London is ranked 16th. Paris is ranked 13th. [Link]. We have 20% of our population earning less than $1400 per month. I challenge you to find me one person working full time in London or Paris earning less than $1400 a month - I believe you will have a hard time, yet there are a few hundred thousand Singaporeans living on such low income. Imagine what life is like in the 10th most expensive city in the world when you work full time for less than $1400 a month.
We have the income distribution of a 3rd world country and cost of living that is number 10 among the most expensive cities in the world. So what is quality of life for the bottom one third of the population? You know that article by Vijay Kumar on the "The hidden ugly side of Singapore" [Link] has been circulated in forums and blogs. Many express doubt about the story being true but the important thing is the story CAN be true. When you have people making less than $1400 a month, people who are uninsured (due to existing or congenital illness) because healthcare is not universal and expensive, no minimum wages, no social safety net and the most expensive public housing in the world, you can imagine a large segment of the population living in misery and struggling in the system.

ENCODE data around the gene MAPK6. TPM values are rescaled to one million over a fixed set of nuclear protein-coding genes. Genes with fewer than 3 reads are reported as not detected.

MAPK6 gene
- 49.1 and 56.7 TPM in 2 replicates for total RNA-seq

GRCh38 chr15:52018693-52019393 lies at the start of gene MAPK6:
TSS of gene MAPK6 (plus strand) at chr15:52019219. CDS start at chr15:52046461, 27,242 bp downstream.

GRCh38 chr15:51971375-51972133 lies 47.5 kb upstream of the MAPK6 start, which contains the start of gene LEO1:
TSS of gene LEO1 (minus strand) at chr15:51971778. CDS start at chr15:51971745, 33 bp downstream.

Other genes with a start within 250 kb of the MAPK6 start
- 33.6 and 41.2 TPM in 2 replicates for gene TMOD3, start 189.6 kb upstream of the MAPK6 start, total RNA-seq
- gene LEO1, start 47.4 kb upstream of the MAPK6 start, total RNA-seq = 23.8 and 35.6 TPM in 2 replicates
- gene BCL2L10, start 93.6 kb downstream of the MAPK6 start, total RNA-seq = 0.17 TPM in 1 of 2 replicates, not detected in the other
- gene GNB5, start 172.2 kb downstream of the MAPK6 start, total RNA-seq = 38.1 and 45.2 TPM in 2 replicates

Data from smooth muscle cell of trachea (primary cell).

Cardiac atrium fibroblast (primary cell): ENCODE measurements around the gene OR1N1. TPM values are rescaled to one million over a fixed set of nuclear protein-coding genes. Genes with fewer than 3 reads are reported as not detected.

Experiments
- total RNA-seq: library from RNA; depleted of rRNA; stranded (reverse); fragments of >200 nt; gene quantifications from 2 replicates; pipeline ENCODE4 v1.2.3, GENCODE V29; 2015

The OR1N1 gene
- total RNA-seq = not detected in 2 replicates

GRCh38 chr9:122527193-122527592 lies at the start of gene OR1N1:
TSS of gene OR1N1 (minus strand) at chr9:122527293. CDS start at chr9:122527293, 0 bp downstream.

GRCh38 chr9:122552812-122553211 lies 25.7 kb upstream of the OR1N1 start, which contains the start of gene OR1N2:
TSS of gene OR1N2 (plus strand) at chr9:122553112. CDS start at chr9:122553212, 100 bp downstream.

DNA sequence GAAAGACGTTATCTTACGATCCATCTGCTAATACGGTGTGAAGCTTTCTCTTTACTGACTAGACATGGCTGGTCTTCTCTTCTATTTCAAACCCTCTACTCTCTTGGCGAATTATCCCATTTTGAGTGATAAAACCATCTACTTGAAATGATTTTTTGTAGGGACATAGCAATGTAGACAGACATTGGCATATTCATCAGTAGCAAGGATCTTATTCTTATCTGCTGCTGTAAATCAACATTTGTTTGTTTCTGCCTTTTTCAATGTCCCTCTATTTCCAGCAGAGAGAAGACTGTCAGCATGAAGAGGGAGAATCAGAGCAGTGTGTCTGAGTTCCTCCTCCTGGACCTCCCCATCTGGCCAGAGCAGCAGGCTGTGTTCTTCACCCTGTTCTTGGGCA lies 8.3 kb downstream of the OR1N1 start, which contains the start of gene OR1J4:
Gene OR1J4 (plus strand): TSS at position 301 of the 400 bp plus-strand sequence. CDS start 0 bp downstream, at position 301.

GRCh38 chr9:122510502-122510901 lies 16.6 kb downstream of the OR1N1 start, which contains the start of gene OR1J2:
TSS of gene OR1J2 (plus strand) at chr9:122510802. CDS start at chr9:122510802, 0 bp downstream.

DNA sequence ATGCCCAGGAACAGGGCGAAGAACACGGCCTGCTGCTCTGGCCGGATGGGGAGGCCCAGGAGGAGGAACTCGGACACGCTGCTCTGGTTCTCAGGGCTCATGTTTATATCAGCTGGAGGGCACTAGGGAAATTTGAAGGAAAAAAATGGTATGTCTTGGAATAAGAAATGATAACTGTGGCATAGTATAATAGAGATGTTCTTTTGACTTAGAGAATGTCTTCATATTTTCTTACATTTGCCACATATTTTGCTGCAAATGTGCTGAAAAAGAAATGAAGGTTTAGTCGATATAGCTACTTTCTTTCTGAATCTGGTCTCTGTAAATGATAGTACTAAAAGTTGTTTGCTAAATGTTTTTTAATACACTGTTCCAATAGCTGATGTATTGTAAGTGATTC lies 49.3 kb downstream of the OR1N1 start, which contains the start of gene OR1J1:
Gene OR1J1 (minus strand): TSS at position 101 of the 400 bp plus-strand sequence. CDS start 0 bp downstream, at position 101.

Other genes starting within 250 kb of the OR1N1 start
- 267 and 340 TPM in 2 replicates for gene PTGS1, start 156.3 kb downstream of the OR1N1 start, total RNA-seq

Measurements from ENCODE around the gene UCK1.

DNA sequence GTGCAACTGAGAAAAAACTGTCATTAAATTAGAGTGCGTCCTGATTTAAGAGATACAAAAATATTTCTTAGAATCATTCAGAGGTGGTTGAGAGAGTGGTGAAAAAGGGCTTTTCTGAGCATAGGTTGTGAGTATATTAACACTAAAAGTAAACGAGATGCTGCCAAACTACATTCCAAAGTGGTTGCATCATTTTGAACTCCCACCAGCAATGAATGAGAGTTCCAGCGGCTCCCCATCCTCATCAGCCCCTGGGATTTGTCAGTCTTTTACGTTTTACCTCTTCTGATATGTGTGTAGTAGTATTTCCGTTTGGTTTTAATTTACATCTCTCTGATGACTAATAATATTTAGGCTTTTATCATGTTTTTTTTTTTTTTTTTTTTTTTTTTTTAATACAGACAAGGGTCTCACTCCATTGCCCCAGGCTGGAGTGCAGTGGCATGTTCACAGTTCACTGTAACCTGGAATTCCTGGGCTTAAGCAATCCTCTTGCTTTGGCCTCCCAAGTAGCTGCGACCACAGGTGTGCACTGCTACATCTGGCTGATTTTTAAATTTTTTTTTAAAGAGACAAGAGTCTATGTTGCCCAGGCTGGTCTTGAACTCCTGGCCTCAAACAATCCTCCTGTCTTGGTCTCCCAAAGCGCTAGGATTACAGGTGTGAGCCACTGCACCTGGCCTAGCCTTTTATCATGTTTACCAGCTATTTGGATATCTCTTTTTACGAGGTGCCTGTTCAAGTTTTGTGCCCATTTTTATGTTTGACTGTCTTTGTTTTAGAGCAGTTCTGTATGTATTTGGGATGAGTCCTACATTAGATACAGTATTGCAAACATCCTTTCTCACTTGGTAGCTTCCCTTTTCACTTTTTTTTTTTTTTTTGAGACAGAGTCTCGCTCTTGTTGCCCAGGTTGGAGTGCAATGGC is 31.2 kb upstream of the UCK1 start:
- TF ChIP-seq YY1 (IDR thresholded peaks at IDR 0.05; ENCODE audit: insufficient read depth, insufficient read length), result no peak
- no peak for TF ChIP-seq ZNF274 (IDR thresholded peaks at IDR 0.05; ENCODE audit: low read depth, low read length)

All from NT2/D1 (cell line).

The problem with Singapore is the leadership that got us to this sorry state. We are led by a prime minister whose first moves when he was elected was to increase regressive tax (GST) and cut corporate taxes and those of high income earners. He then increased the pay of his cabinet which was already the highest in the world. He did not understand that the distribution of wealth in a nation is as important as the creation of wealth. His govt focussed on GDP growth and not on quality of life of Singaporeans....hence the opening of floodgates of foreign labor to keep wages down and GDP growing. How to keep this system going? Repress the opposition, limit the rights of the people to gather and speak up, control the media to paint a fairy tale of success and use estate upgrading as an election threat. It is hard these days to believe in the fairy tale, the Internet is slowing breaking the state media's monopoly, and many Singaporeans are beginning to understand that tax payers' money should not be used to threaten the voters during elections.